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article imageApple moves away from iPod as it says goodbye to Nano and Shuffle

By James Walker     Jul 29, 2017 in Technology
Apple has confirmed it is discontinuing production of the iPod Nano and iPod Shuffle. The devices were the company's last traditional music players, launched before the iPhone took centre stage. The decision leaves just the iOS-powered iPod Touch on sale.
Apple has been moving away from its iPod days for years. Once the company's most important product, the range has taken a backseat role in recent years as Apple has slowly discontinued old products. In 2014, the company said a fond farewell to the iPod Classic, to many the definitive MP3 player. It's now axing the remainder of its "traditional" iPod products, leaving just the Internet-equipped Touch.
As noticed by The Verge, Apple has quietly removed its website listings for the iPod Nano and iPod Shuffle. The company hasn't made a public statement but a spokesperson confirmed to the news site that the products are end-of-life. No more units will be restocked as they are being officially discontinued.
The new iPod nano lineup  available in several colours
The new iPod nano lineup, available in several colours
Courtesy Apple
The removal of the Shuffle and Nano from Apple's line-up marks the end of an era for the company. The devices were the last remaining iPods to lack Internet access. The absence of iOS and support for the App Store has left them unable to align with Apple's new service-first business model, where revenue from product sales is just part of the equation.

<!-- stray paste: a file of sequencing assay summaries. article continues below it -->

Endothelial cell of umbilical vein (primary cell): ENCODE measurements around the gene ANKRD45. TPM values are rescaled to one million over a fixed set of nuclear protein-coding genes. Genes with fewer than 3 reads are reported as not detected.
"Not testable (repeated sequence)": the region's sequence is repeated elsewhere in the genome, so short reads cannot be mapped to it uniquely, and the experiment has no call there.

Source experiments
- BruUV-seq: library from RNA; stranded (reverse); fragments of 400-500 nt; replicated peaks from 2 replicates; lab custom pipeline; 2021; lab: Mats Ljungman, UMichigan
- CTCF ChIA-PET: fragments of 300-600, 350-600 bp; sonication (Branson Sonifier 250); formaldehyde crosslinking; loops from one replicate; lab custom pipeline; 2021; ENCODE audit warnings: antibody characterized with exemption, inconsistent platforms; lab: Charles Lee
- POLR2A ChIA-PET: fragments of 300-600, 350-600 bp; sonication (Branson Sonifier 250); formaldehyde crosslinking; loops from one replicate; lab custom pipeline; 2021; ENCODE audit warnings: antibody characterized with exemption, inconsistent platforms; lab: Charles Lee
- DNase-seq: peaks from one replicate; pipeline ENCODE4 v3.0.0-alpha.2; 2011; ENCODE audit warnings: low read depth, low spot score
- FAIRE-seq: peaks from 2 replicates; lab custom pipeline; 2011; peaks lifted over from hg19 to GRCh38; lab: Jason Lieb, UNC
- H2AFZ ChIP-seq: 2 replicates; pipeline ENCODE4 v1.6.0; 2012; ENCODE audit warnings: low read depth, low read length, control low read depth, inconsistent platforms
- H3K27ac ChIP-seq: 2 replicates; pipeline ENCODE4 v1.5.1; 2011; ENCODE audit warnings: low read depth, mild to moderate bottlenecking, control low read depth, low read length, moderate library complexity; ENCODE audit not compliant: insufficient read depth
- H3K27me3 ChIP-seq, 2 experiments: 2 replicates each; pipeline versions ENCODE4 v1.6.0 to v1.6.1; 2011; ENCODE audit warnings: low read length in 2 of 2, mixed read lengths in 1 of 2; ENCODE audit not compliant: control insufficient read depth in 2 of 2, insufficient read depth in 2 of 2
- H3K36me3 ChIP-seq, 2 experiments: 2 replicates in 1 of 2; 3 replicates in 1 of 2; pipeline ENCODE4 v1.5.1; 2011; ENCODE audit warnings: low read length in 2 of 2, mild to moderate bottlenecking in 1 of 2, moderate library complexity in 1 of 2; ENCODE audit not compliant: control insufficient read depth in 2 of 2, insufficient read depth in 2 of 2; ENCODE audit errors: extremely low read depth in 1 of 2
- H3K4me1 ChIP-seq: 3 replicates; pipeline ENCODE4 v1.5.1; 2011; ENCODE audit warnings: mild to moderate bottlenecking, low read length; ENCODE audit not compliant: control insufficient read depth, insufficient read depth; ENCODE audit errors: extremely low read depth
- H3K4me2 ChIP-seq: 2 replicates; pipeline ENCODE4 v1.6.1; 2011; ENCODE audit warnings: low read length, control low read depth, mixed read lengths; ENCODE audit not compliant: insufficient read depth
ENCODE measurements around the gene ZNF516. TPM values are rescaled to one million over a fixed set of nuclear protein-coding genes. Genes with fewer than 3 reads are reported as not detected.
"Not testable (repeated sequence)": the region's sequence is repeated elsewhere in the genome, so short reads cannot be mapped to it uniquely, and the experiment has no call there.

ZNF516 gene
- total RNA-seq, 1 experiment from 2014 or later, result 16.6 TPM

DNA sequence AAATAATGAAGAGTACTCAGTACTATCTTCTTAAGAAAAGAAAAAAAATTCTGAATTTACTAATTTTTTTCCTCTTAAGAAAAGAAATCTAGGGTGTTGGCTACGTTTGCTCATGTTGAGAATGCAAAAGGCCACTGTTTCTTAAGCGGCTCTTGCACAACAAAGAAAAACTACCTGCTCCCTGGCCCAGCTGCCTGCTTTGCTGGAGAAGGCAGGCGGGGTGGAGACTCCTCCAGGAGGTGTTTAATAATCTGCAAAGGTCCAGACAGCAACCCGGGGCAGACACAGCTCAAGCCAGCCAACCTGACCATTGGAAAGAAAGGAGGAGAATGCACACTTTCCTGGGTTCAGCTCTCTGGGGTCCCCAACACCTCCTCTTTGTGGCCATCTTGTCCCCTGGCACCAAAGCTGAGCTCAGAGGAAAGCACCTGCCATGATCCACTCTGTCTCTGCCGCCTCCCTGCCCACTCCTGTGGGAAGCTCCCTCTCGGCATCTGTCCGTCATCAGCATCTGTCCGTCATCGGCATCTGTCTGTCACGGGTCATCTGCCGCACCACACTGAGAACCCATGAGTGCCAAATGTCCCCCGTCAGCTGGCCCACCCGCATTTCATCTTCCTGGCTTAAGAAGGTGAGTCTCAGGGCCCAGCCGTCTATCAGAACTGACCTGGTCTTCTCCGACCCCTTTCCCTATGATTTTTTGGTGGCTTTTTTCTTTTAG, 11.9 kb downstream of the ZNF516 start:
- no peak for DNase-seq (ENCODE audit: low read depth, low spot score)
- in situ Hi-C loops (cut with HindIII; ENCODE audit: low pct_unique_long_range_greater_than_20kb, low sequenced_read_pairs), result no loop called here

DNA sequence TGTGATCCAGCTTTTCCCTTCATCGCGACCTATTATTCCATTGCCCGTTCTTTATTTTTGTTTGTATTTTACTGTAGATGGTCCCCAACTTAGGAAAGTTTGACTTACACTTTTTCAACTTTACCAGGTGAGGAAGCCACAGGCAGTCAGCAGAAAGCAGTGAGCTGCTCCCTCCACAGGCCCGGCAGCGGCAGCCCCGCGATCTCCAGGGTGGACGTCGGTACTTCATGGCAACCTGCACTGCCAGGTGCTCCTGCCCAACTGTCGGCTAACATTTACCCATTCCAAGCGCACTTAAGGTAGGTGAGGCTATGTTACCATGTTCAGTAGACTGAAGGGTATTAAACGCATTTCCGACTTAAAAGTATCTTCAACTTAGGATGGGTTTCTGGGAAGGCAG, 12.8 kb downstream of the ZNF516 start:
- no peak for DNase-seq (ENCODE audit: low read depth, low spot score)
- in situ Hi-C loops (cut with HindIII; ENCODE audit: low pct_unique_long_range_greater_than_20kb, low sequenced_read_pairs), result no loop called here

From a strategic perspective, the legacy iPods are irrelevant to Apple's modern focus on offering cross-device, web-based experiences. Nonetheless, the iPods remain popular with small groups of core fans who may be hard pressed to find alternative options.
These images of the iPod Shuffle  Nano and Touch in new colours were found deep inside iTunes 12.2 s...
These images of the iPod Shuffle, Nano and Touch in new colours were found deep inside iTunes 12.2 source files
Apple's iPods have always been viewed as some of the finest MP3 players around, particularly with audiophiles and fitness enthusiasts who don't want to carry a phone. The clip-on, iTunes-powered Shuffle has succeeded in this market for years so its withdrawal will force buyers to look elsewhere.
Apple's adamant that the decision to discontinue Nano and Shuffle doesn't spell the end of the entire iPod line. The iPod Touch will remain available indefinitely, priced from $199. It runs iOS and offers App Store access so it's still worthwhile for Apple to keep supporting it.
In a move that will please fans of the Touch, Apple today signalled its commitment to the product by introducing new storage configurations. 32GB is now standard at $199, replacing the previous 16GB base model. The $299 price point now comes with a 128GB capacity, up from 64GB. Neither of the old versions will remain available but some third-party retailers are likely to continue selling through old stock.
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